I READ with great interest and dismay by Alison Stephenson (April 29), on the new management plan for Whitchurch Down. Statements such as, attracting more wildlife, public access being restricted and disorientation, along with habitat degrading by scrub (what is scrub?) are being used to quantify the need for management. Whose words are these?

The article stated that a bid to save a rare and and endangered habitat was to be made. Yes, it is rare habitat which includes gorse and scrub, and yes it is endangered, by inappropriate management. It was inferred that tackling gorse/scrub will improve the flora and fauna of the site.

To think that gorse/scrub removal on this substrate will enhance anything but stock grazing (this too is questionable) is foolhardy. The habitat covering the Down has evolved over many years and probably contains many species that will not survive if mass-scale gorse removal happens. Species such as fritillary butterflies, nesting birds like linnet, stonechat and perhaps Dartford warbler; mammals such as greater and lesser horseshoe bats, lichens, mosses, fungi and a whole range of invertebrates.

Even the resultant so called grazing will be un-supportive because of the form of grazing involved at these sites. Thus, at the end of it all, habitat and species are lost with no long term gain.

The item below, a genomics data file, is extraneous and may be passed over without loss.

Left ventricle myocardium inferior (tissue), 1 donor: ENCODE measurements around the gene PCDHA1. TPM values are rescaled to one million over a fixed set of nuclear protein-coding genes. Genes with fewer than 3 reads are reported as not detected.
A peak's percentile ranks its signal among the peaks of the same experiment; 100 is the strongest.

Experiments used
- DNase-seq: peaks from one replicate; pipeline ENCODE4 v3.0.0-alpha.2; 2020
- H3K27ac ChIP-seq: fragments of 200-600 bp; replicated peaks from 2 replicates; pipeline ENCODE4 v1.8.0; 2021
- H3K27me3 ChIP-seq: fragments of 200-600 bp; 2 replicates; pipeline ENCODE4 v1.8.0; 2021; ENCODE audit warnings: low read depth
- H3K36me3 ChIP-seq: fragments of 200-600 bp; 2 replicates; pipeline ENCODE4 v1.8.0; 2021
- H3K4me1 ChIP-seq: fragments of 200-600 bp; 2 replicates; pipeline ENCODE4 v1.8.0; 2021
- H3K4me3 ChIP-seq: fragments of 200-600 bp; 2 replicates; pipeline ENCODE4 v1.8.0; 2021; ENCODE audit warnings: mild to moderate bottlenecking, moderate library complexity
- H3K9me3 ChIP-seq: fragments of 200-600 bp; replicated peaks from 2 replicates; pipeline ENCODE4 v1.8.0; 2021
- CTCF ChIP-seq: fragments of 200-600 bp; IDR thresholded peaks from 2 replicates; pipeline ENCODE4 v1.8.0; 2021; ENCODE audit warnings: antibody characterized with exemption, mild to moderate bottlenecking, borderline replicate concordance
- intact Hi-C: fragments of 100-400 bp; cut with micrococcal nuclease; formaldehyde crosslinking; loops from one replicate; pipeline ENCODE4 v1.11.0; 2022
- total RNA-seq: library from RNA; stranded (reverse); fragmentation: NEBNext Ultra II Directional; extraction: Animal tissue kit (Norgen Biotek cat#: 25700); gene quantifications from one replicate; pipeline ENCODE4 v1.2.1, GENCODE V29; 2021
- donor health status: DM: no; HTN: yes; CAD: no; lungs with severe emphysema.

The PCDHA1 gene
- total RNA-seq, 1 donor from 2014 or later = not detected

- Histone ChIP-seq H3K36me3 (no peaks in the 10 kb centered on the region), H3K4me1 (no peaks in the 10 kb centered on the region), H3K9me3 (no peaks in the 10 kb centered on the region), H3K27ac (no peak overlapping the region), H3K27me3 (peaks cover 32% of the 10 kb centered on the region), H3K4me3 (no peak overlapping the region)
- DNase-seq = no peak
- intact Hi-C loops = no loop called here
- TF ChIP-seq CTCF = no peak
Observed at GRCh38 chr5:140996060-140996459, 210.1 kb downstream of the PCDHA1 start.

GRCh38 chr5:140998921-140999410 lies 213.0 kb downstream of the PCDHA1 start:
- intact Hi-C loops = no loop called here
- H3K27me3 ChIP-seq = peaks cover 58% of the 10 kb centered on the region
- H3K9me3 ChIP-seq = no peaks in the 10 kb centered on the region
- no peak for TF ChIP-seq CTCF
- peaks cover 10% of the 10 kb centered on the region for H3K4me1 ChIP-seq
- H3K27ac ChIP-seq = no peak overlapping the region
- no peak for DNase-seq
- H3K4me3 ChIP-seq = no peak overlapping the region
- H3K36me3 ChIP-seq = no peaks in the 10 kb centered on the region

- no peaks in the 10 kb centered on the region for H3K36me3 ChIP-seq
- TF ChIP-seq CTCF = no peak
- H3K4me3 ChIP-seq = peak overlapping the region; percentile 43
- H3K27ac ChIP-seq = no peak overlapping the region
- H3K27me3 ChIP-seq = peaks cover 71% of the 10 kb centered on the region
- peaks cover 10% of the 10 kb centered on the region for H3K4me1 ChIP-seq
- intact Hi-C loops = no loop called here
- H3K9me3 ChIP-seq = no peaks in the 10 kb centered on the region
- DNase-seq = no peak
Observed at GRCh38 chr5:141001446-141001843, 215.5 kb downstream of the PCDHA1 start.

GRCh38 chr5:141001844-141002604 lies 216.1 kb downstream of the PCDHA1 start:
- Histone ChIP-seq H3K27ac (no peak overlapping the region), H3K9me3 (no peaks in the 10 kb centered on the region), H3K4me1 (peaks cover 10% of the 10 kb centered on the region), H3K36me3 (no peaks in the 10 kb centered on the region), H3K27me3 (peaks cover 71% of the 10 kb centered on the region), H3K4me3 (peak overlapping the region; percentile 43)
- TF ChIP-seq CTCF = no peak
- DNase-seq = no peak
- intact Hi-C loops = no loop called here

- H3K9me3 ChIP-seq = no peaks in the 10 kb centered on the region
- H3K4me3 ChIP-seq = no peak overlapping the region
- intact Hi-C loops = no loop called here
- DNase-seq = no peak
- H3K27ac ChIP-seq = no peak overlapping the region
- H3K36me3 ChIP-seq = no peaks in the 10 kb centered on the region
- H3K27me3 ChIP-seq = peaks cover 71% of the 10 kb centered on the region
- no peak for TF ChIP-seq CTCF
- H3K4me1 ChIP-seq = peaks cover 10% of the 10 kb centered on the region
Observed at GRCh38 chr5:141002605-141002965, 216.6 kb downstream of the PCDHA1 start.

Gorse takes about 15 years to attain a girth of 25 millimetres, once lost will be gone forever, or until someone comes to their senses. There is already far too much raping of the countryside, without considering other factors.

I only wish to see a full and unbiased ecological survey done on the Down before any management is done. The survey period should cover at least two full years to reliably assess what will be destroyed or enhanced by the methods advocated.

Let the council take sole lead as land owners on behalf of us all to make decisions about the future of the area on robust ecological knowledge. If there is money available to destroy, find money to protect them as well. If not, leave well alone. Otherwise, all that will remain will be yet another stock grazing area, with very little wildlife value.

John J Kaczanow

Great Fellinfiled

Mary Tavy